Sania Mirza's approach is like a high-powered shell, catching you square between the eyes, writes Michael Ferreira
All champions have attitude. It is an integral ingredient of success. It finds expression in different ways depending on the personality of the individual concerned.
In Virat Kohli it is in your face, bold and brash; in Rahul Dravid it comes across as more civilised, but — make no mistake — not recognising the iron fist beneath the velvet glove would be foolish indeed.
Sania Mirza. Pic/Sayyed Sameer Abedi
Sania Mirza's attitude is like a high-powered shell, catching you square between the eyes. I first experienced it in living colour when we happened to share a stage along with the actor Govinda and a couple of others at an event many years ago when she started making waves as the great Indian hope in singles. We were being interviewed by some of the press contingent before going on stage.
When the event concluded, several reporters crowded around her — in terms of attractive journalistic targets, physically or otherwise, Govinda and I were no contest — bombarding her with questions. "You had your chance the first time around" she said in icy disdain, before doing the female version of swaggering off.
She pronounced the word 'chance' with a flat US accent, rather than the British (and Indian) one, an affectation which afflicts her from time to time, depending on the audience. "Wow" I thought to myself, "that's telling 'em!" as the hapless reporter withdrew abashed.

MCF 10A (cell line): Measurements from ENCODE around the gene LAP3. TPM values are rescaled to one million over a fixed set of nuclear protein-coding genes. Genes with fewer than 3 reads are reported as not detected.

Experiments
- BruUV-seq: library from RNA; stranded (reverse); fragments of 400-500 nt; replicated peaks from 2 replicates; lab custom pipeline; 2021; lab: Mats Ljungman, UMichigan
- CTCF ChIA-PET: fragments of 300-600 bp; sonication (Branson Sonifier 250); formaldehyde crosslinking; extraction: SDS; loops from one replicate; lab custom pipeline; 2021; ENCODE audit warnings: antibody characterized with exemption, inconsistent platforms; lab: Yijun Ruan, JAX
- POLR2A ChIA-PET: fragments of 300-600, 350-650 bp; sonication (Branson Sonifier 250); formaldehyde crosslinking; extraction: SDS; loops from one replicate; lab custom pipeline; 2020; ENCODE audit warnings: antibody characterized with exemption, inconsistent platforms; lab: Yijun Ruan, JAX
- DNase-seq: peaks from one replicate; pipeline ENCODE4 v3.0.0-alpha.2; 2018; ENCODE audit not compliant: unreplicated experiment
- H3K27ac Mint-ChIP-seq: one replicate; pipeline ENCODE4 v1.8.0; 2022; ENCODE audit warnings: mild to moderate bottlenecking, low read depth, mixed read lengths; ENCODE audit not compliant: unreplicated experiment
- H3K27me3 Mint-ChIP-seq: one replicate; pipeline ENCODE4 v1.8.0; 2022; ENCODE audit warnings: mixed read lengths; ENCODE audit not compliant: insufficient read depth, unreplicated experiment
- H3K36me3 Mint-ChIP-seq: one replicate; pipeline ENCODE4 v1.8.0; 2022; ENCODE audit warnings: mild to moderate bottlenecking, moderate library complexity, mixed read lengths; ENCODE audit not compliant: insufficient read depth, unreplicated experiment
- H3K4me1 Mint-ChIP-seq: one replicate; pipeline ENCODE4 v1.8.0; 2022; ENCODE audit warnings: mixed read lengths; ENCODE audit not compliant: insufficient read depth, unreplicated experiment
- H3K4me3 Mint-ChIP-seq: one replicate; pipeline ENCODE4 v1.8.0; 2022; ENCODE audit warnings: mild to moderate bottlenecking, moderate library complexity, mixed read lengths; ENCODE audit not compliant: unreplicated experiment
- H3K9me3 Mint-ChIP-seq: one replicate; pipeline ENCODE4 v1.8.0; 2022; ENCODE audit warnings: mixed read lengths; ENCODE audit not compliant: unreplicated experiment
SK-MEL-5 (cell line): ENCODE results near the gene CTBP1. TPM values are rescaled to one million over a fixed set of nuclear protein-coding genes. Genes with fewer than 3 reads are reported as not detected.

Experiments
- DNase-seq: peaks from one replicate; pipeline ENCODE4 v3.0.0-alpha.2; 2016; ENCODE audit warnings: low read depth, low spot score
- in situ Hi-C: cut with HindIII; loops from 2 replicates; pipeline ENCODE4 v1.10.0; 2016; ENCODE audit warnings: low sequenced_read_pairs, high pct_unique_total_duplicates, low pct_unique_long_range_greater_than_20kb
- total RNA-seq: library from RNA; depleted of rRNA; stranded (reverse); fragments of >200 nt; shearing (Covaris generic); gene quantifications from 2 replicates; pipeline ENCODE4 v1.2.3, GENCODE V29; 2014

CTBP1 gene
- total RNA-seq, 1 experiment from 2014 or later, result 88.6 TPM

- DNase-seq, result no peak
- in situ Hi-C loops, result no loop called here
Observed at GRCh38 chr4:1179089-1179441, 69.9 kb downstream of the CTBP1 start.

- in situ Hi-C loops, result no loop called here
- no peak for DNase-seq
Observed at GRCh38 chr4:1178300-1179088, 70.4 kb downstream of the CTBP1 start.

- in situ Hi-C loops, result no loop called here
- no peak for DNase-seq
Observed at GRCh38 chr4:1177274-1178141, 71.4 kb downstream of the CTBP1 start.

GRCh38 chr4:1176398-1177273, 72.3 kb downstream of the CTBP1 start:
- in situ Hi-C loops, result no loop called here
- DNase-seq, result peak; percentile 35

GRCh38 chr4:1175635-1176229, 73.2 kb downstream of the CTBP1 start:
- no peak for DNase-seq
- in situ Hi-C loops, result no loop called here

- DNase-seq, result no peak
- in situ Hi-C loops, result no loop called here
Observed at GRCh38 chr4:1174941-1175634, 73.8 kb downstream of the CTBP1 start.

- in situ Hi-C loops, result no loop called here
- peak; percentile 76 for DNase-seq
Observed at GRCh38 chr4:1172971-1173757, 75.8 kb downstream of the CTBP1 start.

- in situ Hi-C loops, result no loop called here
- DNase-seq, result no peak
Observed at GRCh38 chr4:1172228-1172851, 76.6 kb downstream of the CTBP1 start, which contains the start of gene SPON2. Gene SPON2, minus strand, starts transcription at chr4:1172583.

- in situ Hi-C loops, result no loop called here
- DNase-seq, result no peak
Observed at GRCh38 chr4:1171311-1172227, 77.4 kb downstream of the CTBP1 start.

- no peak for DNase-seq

Since then, her attitude has manifested itself in multifarious ways, each scoring a spectacular passing shot. Her brushing off the clerics who declared her short skirts as un-Islamic was applauded by all right-thinking persons in India and probably across the border as well.
Her marriage to Pakistani cricketer Shoaib Malik, probably to the dismay of the many who might have fancied their chances, was another example of her sturdy independence. If you don't like it, her manner suggested, you can put it where the monkey stuffs the nuts.
Over the years, she has mellowed, her demure downcast eyes when she was being interviewed along with Martina Hingis on TV recently being a case in point. Her US accent has thankfully tiptoed into the background, though it still tends to peep forth on the odd occasion.
Ironically, the softening of her imperious ways has been in inverse proportion to her amazing rise through the ranks. Today, as she stands as No 1 in women's doubles, I stand first in the serried ranks of millions of our countrymen who pay tribute to her excellence. May she long reign as such! Attitude? Hey, what's that?
The writer is a former world billiards champion
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